While Kim did not elaborate on the devices being looked at, one such invention is dubbed “The Mosquito”. Wales-based Moving Sound Technologies invented it several years ago and is now selling the device in North America where a number of cities, park districts, and school districts activate them after hours when facilities are closed to deter vandalism.
The Mosquito, according to the firm’s website, has a small speaker that “produces a high frequency sound much like the buzzing of the insect it’s named after.”
Anyone loitering would soon hear a sharp, high pitched noise that has been described by some in urban areas such as Washington, D.C, where they have been placed to discourage people from gathering “as giving you a huge headache” if you linger for a minute or more.
The pedestrian bridge will be built on the east side of the existing overpass and will be 12 feet wide.
Pedestrians and others will drop down from street level at a grade that meets Americans with Disabilities Act standards, use a tunnel to go under the freeway ramps and then climb upward on a circular path to the bridge where they are protected from traffic with a barrier and then repeat the process in reverse on the other side.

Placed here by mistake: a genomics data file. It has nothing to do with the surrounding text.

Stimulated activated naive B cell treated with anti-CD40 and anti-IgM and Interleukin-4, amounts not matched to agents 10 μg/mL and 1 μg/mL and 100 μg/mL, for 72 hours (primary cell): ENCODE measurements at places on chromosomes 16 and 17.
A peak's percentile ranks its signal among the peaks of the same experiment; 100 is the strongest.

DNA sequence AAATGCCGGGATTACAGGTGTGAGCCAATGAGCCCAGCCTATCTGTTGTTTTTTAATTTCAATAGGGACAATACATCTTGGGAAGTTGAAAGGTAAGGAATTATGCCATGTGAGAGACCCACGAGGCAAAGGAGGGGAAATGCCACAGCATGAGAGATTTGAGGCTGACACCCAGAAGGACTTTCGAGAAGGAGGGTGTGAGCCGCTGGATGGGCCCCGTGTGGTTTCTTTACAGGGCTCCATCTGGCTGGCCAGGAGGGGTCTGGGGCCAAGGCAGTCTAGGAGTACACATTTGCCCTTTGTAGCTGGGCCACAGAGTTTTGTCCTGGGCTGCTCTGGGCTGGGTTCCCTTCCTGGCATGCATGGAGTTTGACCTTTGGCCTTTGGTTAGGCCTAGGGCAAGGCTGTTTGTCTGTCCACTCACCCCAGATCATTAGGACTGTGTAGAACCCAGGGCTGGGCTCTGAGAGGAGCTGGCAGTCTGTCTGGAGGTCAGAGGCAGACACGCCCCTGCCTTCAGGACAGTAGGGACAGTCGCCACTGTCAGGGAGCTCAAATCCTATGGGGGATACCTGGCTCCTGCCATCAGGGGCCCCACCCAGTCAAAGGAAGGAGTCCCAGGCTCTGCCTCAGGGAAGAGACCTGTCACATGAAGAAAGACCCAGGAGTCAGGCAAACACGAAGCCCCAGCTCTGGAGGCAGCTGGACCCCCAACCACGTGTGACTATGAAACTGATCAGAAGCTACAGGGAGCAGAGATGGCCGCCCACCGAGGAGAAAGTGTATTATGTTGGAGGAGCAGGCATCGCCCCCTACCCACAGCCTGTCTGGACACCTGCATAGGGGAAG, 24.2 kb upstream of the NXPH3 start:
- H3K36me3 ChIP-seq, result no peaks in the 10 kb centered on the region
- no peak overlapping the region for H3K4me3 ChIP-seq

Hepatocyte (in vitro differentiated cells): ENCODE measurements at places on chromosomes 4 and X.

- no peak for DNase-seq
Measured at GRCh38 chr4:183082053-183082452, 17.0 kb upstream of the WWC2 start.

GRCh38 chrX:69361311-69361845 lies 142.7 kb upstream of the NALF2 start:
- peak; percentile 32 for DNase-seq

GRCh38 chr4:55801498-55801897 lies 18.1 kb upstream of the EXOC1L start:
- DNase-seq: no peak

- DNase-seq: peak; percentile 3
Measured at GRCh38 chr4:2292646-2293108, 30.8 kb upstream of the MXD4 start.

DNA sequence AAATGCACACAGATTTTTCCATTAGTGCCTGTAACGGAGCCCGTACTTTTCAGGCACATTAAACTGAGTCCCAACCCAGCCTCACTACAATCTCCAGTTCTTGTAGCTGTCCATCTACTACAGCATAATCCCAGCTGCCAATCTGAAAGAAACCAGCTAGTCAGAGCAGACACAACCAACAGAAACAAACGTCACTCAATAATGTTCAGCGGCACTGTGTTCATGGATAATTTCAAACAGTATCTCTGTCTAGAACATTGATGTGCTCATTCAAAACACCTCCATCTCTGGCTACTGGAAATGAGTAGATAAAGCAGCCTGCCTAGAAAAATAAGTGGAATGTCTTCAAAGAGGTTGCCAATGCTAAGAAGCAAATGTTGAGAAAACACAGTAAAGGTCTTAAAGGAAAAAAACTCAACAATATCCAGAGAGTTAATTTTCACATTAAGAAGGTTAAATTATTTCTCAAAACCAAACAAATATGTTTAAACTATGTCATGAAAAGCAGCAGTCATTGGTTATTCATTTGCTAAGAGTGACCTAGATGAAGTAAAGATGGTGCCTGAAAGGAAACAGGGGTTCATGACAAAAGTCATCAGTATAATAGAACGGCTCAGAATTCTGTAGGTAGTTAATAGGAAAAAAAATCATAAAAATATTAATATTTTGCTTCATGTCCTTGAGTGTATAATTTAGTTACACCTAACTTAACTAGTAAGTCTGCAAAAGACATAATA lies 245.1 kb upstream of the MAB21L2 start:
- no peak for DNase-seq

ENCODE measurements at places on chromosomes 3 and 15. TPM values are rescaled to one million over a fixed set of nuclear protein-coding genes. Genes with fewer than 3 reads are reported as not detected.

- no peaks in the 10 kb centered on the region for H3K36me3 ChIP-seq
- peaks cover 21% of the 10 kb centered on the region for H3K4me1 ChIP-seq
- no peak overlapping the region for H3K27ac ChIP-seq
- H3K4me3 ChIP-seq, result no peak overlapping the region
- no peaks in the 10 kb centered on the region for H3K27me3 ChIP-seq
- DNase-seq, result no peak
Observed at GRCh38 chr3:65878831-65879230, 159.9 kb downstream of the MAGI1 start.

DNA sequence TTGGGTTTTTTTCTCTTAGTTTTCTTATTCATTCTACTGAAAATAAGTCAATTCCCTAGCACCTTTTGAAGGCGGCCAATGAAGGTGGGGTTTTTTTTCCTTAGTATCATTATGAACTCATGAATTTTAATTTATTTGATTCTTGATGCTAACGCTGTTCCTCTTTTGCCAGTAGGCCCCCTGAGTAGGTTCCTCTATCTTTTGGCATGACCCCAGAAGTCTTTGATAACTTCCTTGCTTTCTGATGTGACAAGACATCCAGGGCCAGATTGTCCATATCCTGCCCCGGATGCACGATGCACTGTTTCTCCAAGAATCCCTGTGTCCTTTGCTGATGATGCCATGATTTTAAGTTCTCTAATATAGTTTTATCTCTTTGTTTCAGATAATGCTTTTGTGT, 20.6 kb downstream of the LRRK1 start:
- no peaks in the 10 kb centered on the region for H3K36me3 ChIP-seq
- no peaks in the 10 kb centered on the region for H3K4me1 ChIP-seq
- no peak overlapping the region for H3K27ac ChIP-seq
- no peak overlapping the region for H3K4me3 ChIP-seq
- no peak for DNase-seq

Diverging diamond gets
high marks for safety,
efficiency, cost savings
Kim noted the diverging diamond design was chosen for a number of factors. It is a more effective use of funding, it improves safety and it improves traffic flow.
Caltrans District 10 has helped clear the way for the design that has been deployed in 80 plus other locations in the country  with the nearest being on Mona Lane in Reno.
The flow across the freeway has lanes crossing to the opposite side of Union Road where the ramps are and then crossing back over at the ramps on the other side of the bridge.
Where the traffic crisscrosses there are traffic signals. On a traditional overpass turn movements on and off the freeway would also go through the traffic signals. That’s not the case with a diverging diamond interchange.
If Union Road was improved to a partial cloverleaf interchange as was originally envisioned there would be 24 conflict points for vehicles. The diverging diamond has 12.